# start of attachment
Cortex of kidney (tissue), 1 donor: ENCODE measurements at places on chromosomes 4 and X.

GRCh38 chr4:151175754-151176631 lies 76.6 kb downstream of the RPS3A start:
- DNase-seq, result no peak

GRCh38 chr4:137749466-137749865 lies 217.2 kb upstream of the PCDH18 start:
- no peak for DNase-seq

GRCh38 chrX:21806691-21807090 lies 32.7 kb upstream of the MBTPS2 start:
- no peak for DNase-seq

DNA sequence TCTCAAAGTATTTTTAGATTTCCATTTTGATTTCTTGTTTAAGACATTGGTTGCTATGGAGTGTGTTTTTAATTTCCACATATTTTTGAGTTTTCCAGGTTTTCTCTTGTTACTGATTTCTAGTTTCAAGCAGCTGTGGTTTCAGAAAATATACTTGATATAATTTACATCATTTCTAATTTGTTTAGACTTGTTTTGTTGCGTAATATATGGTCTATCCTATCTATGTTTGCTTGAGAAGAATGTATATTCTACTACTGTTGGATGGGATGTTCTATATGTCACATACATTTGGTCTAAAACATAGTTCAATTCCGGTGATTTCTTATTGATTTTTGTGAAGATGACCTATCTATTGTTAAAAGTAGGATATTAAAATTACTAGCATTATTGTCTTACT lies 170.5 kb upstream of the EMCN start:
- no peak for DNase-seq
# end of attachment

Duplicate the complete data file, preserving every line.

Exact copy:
Cortex of kidney (tissue), 1 donor: ENCODE measurements at places on chromosomes 4 and X.

GRCh38 chr4:151175754-151176631 lies 76.6 kb downstream of the RPS3A start:
- DNase-seq, result no peak

GRCh38 chr4:137749466-137749865 lies 217.2 kb upstream of the PCDH18 start:
- no peak for DNase-seq

GRCh38 chrX:21806691-21807090 lies 32.7 kb upstream of the MBTPS2 start:
- no peak for DNase-seq

DNA sequence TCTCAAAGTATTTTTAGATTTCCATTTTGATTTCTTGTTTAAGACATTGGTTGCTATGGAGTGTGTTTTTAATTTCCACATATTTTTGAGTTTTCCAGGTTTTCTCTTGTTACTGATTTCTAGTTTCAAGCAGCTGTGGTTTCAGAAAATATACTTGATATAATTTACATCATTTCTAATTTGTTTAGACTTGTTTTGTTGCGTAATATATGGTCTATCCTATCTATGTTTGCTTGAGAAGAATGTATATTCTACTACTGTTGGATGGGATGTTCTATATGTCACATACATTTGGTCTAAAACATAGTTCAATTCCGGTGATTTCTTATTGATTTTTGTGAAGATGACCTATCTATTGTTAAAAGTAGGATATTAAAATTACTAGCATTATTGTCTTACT lies 170.5 kb upstream of the EMCN start:
- no peak for DNase-seq